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Legal Memorandum: War Crimes and Crimes Against Humanity in Eastern Myanmar

By International Human Rights Clinic at Harvard Law School  •  November 10, 2014

war crimesEXECUTIVE SUMMARY

In January 2011, the Harvard Law School International Human Rights Clinic (“the Clinic”) began to investigate the actions of the Myanmar Army during a military offensive in eastern Myanmar (“the Offensive”) that began in late 2005 and lasted approximately three years. The Clinic sought to determine whether violations of international criminal law occurred during the Offensive, and whether there exist reasonable grounds to assert that individual military officers could be held responsible for those crimes. The Clinic’s investigation focused specifically on the conduct of two military units—Southern Regional Military Command (“Southern Command”) and Light Infantry Division 66 (“LID 66”)—in Thandaung Township, Kayin State.

In Thandaung Township, Myanmar Army soldiers involved in the Offensive violently cleared civilian areas and indiscriminately attacked villagers, including by firing mortars at villages; opening fire on fleeing villagers; destroying homes, crops, and food stores; laying landmines in civilian locations; forcing civilians to work and porter; and capturing and executing civilians. Tens of thousands of individuals were displaced during the campaign, and many were killed. Nearly every village in Thandaung Township was affected by the Offensive, and in large swathes of territory almost all villagers were forced to flee.

Based on evidence gathered during its investigation, the Clinic has concluded that Myanmar Army personnel from Southern Command and LID 66 committed crimes against humanity and war crimes, as defined by Articles 7 and 8, respectively, of the Rome Statute of the International Criminal Court. Moreover, the Clinic has found that
officers from Southern Command and LID 66 could—pending further investigation—be held legally responsible for these crimes under two theories of liability: individual criminal responsibility under Article 25 and command responsibility under Article 28. In relation to three specific military commanders, the Clinic has collected evidence sufficient to satisfy the standard required for the issuance of an arrest warrant by the International Criminal Court as set forth in Article 58 of the Rome Statute. These three commanders are:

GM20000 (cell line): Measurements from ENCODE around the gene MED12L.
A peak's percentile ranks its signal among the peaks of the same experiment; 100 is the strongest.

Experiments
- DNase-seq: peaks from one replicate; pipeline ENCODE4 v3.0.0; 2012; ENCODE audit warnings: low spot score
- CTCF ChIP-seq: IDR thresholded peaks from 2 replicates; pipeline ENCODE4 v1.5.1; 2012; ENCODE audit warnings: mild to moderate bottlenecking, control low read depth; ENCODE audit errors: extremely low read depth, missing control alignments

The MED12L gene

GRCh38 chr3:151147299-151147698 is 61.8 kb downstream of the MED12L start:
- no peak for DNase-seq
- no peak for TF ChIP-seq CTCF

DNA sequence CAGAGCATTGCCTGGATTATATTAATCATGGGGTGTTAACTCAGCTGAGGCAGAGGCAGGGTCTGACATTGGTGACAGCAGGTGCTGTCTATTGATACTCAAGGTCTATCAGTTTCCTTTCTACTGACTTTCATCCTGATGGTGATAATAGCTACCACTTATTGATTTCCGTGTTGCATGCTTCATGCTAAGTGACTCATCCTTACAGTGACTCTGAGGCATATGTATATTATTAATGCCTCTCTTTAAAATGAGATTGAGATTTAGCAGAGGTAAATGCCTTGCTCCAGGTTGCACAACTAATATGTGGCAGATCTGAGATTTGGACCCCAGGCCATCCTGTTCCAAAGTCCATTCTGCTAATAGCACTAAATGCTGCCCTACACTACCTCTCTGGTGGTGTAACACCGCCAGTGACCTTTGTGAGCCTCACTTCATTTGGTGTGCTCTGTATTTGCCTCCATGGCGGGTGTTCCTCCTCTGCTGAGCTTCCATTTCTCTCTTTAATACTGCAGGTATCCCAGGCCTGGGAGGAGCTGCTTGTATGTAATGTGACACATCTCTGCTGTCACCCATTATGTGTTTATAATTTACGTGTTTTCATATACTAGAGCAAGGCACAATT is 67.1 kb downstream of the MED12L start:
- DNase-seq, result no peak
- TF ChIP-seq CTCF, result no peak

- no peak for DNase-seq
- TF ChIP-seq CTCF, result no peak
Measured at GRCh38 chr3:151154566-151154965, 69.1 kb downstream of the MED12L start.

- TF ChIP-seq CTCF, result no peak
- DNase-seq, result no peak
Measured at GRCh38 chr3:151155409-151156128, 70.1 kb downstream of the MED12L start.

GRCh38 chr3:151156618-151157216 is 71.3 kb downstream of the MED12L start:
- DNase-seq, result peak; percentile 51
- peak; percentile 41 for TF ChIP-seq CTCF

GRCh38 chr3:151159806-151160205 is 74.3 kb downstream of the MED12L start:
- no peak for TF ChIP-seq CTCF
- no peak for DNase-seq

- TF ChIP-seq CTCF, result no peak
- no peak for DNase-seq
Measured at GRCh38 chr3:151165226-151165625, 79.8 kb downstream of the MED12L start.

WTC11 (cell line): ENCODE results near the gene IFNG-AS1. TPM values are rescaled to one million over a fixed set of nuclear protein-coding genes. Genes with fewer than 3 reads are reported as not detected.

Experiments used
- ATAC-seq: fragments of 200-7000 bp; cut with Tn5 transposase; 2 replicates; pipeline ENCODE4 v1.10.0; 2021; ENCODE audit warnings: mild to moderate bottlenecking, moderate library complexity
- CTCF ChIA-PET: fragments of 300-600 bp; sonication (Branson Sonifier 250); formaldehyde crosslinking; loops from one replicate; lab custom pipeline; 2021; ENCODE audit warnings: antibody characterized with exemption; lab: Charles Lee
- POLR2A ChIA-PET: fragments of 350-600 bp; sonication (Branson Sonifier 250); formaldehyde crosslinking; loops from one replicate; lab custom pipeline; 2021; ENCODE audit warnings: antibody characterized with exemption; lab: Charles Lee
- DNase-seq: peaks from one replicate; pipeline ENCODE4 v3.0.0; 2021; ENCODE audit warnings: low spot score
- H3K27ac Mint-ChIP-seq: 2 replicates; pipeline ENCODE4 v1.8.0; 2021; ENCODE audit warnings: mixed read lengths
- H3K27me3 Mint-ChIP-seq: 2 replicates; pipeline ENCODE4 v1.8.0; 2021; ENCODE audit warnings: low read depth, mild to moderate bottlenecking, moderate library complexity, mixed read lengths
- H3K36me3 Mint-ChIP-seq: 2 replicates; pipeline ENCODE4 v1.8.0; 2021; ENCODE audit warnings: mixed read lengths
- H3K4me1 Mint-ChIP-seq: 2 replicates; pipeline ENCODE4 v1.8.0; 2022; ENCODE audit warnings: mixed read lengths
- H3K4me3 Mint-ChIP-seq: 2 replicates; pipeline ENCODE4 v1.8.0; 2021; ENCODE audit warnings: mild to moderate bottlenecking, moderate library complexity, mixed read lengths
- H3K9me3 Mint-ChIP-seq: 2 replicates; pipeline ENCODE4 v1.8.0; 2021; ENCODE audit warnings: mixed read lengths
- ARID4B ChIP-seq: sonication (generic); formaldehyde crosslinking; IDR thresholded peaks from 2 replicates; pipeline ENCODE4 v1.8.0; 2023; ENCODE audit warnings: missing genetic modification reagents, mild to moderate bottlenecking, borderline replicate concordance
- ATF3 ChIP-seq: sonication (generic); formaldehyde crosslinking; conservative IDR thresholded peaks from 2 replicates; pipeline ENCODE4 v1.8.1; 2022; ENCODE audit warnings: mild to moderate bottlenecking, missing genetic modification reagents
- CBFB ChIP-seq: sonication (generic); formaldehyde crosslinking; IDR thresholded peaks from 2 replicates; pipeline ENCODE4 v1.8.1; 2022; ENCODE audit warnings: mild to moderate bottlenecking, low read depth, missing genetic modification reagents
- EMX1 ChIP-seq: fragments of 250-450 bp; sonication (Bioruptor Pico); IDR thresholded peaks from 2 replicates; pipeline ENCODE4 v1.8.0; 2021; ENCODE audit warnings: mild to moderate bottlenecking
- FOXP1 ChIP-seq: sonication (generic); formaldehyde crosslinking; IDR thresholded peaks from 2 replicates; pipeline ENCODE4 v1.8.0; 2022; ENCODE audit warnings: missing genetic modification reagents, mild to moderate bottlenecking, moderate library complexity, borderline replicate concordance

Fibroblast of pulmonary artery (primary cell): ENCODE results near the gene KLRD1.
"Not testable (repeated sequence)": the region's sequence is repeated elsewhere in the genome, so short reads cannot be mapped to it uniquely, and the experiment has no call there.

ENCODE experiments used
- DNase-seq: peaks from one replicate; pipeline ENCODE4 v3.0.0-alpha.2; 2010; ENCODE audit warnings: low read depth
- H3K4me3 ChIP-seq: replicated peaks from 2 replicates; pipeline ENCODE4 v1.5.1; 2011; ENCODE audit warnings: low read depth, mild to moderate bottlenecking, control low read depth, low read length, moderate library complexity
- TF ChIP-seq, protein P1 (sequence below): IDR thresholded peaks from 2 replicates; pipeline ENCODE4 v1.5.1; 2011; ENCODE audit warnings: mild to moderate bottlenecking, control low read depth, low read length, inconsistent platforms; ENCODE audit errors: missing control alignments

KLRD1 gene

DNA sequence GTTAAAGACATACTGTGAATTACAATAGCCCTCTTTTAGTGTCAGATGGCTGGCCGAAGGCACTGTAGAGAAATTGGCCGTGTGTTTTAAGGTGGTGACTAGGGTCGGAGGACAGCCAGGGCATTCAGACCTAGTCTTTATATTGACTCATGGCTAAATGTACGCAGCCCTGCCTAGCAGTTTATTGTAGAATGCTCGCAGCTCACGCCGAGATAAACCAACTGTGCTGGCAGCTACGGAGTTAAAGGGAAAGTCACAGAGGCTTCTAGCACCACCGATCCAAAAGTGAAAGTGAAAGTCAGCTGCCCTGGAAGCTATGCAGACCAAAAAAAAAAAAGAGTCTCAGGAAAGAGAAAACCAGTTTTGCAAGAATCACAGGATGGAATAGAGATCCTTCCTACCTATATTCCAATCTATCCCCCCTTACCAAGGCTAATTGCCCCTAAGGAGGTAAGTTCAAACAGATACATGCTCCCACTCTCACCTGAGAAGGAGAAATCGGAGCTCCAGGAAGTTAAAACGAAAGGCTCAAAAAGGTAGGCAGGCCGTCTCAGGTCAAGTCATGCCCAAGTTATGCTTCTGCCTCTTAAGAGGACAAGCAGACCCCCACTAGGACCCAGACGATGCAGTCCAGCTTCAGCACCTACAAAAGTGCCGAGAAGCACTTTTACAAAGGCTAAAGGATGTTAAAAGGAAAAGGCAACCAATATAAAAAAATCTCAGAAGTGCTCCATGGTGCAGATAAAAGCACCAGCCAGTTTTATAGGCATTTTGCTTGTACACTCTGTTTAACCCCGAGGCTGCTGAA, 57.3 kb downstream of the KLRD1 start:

• Major General Ko Ko, the commander of Southern Command during the Offensive, and currently Myanmar’s Home Affairs Minister;

• Brigadier General Khin Zaw Oo, the commander of LID 66 during the Offensive until May 2006, and currently commander of Myanmar Army Bureau of Special Operations (“BSO”) 4; and

• Brigadier General Maung Maung Aye, the commander of LID 66 during the Offensive after May 2006, who was subsequently promoted to be the Naypyidaw Regional Commander. There are unconfirmed reports that he has since retired.

In light of these findings, the Clinic believes that dealing with Myanmar’s history of abuse is necessary to help ensure a successful transition. Addressing the past should include further investigation into the actions of the commanders named in this memorandum, their units, and other military personnel involved in the Offensive. Scrutiny into other military operations, particularly those that are ongoing, is also warranted. Such investigations would help contribute to accountability for human rights abuses and create an historical record. Finally and just as importantly, to break the prevailing cycles of violence in Myanmar, there is a need for concerted effort to reform military policies and practices that have fueled indiscriminate attacks against innocent civilians.

Download the full report here.

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This post is in: Crimes Against Humanity, Human Rights, Spotlight

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